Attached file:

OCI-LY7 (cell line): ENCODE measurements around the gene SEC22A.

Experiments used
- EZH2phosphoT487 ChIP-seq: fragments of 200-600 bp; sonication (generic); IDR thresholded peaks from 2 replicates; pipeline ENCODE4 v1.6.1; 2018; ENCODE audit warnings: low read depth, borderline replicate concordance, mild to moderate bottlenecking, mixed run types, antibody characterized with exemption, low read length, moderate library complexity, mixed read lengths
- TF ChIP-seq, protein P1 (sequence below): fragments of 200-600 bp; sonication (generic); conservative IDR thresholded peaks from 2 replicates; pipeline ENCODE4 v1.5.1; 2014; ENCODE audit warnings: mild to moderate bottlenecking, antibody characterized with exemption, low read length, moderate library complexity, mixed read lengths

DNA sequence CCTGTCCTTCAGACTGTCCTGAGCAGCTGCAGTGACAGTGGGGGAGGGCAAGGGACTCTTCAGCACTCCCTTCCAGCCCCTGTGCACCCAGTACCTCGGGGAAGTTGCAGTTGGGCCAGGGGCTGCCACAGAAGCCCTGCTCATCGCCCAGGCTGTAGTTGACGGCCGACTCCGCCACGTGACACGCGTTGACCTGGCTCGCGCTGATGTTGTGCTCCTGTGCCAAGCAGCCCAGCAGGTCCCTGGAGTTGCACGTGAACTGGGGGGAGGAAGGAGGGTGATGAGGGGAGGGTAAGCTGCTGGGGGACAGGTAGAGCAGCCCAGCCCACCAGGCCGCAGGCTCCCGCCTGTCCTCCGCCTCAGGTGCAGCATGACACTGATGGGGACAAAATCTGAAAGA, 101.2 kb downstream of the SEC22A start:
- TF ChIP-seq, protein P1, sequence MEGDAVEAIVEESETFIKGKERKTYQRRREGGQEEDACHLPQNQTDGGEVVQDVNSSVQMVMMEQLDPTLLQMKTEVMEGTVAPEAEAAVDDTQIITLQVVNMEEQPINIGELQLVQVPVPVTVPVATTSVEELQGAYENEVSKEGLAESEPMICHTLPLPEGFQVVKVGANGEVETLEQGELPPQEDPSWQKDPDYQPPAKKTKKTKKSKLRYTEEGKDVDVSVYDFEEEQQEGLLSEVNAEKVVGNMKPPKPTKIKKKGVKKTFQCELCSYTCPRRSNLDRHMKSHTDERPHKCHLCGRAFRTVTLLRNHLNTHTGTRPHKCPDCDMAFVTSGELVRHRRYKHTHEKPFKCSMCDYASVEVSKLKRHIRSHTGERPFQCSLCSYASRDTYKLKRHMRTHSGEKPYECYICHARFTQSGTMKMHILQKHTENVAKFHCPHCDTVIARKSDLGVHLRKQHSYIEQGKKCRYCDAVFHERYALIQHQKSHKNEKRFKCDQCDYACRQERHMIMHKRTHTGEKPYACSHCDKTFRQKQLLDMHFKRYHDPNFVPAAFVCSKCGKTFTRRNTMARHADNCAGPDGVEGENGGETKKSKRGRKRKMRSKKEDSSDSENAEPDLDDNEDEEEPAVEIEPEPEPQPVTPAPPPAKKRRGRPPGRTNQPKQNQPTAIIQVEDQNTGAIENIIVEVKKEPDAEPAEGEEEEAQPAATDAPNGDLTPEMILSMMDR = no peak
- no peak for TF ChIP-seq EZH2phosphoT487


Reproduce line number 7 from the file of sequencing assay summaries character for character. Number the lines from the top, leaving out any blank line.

- no peak for TF ChIP-seq EZH2phosphoT487